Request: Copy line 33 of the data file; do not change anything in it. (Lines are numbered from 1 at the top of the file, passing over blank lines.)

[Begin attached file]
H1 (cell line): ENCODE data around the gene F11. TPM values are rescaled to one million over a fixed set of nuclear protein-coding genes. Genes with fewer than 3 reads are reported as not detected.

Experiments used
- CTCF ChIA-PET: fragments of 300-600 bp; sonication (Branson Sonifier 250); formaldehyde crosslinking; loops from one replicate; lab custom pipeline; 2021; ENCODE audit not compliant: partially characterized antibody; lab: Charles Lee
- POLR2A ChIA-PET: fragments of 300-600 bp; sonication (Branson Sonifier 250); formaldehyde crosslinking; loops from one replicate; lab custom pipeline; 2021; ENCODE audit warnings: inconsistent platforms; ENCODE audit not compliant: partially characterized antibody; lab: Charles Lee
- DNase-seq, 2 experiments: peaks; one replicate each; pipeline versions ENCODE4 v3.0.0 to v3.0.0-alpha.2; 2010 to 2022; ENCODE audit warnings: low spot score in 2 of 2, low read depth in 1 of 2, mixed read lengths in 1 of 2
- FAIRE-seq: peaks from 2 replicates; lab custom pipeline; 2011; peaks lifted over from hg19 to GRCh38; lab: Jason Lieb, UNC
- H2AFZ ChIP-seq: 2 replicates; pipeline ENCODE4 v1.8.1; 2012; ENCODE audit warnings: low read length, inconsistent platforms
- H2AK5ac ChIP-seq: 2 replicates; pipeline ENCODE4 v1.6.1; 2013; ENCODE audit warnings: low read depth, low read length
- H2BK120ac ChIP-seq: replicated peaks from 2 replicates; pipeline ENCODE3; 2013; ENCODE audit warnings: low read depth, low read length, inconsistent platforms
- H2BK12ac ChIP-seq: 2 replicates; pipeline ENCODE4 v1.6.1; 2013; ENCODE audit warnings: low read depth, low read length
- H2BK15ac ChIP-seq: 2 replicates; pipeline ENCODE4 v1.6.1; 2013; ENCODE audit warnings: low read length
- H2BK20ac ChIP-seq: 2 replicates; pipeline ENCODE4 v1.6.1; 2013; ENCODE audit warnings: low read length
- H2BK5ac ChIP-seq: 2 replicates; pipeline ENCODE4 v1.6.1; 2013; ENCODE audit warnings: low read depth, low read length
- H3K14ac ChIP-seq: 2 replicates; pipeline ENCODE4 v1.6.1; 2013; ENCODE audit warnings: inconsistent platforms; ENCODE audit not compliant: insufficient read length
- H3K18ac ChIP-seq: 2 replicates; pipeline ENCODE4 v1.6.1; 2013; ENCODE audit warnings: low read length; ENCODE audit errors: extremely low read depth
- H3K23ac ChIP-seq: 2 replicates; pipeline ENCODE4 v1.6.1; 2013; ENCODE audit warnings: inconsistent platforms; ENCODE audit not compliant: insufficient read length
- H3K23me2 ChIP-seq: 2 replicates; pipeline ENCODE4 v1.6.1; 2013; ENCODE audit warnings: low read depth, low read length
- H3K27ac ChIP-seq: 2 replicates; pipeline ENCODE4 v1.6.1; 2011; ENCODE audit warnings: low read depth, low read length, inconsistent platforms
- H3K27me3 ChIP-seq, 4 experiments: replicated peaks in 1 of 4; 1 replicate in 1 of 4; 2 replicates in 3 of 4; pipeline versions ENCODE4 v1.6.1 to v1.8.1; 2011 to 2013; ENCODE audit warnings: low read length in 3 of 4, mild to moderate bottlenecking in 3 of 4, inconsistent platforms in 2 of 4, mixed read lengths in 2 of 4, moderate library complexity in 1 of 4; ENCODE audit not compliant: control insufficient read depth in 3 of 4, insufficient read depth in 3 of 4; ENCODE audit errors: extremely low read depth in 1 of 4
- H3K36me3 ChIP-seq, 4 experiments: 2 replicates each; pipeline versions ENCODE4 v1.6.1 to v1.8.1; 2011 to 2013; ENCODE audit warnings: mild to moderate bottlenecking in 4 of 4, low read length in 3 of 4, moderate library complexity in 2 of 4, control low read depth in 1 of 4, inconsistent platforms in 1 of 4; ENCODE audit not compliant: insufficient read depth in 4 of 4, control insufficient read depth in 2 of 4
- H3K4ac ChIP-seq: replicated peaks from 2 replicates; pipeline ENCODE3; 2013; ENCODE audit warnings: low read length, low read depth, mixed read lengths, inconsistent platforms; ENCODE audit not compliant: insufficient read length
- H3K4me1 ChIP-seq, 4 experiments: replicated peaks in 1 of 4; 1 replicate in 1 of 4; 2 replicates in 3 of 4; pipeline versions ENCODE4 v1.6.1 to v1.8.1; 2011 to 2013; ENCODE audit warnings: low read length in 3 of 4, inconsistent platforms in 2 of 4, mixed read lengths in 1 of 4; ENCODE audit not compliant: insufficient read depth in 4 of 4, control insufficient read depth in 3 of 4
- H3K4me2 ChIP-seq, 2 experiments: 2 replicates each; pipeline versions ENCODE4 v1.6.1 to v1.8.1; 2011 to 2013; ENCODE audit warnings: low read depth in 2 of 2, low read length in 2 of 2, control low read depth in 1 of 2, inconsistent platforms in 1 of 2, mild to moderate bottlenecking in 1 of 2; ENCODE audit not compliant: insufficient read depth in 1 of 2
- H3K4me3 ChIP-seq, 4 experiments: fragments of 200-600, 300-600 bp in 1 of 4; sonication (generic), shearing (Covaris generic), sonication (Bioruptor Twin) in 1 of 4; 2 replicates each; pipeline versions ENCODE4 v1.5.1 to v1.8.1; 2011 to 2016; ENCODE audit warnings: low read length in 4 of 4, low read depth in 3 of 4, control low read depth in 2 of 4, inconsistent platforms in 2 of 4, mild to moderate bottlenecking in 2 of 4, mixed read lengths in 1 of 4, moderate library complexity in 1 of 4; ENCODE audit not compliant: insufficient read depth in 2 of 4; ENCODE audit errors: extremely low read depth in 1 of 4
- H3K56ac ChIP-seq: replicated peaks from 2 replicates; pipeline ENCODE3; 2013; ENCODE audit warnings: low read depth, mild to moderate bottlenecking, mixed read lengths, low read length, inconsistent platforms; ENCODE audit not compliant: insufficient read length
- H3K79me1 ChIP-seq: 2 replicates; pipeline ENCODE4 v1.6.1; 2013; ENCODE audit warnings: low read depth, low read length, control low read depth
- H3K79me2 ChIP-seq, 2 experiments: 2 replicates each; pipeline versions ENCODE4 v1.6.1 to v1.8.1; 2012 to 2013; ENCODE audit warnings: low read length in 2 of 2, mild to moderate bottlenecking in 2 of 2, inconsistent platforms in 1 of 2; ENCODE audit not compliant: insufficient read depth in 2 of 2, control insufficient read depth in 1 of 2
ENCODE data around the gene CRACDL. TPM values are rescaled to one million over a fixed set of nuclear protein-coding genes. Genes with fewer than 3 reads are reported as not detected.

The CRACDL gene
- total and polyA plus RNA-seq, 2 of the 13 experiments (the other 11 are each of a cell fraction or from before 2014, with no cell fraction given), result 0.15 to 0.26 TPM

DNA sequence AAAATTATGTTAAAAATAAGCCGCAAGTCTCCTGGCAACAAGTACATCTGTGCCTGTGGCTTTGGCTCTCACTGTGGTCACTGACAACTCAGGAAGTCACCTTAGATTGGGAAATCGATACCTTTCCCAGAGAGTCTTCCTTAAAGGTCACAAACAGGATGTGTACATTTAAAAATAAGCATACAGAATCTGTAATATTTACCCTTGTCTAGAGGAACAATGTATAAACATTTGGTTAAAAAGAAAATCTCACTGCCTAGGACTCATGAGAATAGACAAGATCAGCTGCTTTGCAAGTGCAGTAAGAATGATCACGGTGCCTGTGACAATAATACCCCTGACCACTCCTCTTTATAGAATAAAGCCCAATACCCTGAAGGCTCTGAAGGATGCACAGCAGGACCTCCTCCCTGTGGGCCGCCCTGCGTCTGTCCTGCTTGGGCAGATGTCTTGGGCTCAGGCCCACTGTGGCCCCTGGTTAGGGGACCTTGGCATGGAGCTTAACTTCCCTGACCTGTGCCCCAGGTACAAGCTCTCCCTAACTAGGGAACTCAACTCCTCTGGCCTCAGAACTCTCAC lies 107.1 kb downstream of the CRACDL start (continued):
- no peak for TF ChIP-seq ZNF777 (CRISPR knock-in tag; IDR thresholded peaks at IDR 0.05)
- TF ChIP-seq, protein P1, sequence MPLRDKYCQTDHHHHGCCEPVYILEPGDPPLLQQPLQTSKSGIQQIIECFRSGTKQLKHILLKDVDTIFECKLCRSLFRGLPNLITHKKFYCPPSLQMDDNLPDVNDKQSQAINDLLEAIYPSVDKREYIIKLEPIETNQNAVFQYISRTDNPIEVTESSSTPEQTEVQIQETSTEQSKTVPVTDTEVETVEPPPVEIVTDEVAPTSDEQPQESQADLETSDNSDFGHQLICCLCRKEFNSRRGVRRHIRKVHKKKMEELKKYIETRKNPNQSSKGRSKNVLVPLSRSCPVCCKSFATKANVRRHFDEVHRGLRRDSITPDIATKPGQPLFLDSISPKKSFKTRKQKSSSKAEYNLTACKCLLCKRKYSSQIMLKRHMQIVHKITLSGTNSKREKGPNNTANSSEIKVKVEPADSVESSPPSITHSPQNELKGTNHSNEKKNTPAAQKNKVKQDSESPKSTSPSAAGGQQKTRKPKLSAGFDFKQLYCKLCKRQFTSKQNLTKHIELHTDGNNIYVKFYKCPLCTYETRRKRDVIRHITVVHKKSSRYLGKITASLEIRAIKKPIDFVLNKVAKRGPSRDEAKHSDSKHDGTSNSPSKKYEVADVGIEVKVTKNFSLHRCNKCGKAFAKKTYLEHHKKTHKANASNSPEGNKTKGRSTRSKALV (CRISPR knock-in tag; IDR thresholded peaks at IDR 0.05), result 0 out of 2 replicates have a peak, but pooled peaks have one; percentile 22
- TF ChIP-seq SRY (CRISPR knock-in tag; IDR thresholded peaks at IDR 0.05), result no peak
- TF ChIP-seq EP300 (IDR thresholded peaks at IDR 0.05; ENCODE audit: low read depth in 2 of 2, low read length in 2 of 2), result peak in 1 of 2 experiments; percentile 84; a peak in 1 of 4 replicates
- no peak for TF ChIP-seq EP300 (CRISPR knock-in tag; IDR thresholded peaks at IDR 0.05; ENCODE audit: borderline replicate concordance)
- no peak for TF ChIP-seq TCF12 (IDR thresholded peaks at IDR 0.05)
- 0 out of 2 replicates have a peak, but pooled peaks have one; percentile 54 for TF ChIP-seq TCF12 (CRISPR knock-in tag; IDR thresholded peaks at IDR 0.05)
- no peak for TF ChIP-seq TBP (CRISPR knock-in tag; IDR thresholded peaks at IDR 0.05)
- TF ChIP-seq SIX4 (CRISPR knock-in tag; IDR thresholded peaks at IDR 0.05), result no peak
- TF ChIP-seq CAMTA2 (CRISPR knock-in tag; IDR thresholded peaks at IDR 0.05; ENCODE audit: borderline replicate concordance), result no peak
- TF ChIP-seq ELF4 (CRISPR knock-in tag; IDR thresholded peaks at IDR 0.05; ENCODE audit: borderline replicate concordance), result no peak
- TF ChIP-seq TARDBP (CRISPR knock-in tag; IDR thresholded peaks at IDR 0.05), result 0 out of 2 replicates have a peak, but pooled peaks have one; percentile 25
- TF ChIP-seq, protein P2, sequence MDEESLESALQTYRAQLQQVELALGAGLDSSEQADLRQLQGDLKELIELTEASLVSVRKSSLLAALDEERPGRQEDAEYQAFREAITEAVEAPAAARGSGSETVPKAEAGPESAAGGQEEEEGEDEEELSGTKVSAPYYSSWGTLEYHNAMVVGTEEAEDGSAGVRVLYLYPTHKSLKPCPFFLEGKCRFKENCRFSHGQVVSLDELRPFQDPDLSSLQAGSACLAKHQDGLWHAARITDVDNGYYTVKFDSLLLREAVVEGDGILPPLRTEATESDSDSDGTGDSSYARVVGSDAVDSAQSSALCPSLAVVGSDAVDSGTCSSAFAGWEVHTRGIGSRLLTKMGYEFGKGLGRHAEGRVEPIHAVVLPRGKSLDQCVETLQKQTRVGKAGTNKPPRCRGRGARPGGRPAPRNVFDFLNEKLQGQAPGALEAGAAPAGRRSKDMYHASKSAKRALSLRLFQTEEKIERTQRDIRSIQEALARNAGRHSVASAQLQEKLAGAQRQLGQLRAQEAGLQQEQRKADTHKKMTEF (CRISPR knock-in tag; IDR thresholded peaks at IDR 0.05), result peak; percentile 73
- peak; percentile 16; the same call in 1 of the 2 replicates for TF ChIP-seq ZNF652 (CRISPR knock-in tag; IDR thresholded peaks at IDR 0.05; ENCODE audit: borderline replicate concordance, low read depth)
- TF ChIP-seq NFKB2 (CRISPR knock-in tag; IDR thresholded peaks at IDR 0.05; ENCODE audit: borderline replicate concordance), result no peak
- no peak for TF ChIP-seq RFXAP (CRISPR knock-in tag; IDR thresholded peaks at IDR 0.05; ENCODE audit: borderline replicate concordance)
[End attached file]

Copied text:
- TF ChIP-seq, protein P1, sequence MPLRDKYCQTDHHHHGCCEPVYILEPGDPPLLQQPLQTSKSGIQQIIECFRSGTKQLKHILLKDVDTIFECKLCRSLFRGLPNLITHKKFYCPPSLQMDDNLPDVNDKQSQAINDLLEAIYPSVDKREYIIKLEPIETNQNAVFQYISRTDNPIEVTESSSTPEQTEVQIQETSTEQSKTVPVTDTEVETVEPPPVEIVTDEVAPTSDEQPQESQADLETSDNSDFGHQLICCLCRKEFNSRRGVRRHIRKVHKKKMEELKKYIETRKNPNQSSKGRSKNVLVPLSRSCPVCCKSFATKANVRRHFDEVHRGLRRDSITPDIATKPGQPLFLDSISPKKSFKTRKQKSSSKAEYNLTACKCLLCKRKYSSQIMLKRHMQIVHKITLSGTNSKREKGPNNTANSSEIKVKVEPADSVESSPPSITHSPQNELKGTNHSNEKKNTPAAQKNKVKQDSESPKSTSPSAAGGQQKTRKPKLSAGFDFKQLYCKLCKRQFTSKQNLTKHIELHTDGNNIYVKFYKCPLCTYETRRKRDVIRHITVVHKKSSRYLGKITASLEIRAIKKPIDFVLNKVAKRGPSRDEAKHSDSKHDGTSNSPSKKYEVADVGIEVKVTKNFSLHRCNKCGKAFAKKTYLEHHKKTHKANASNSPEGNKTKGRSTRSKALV (CRISPR knock-in tag; IDR thresholded peaks at IDR 0.05), result 0 out of 2 replicates have a peak, but pooled peaks have one; percentile 22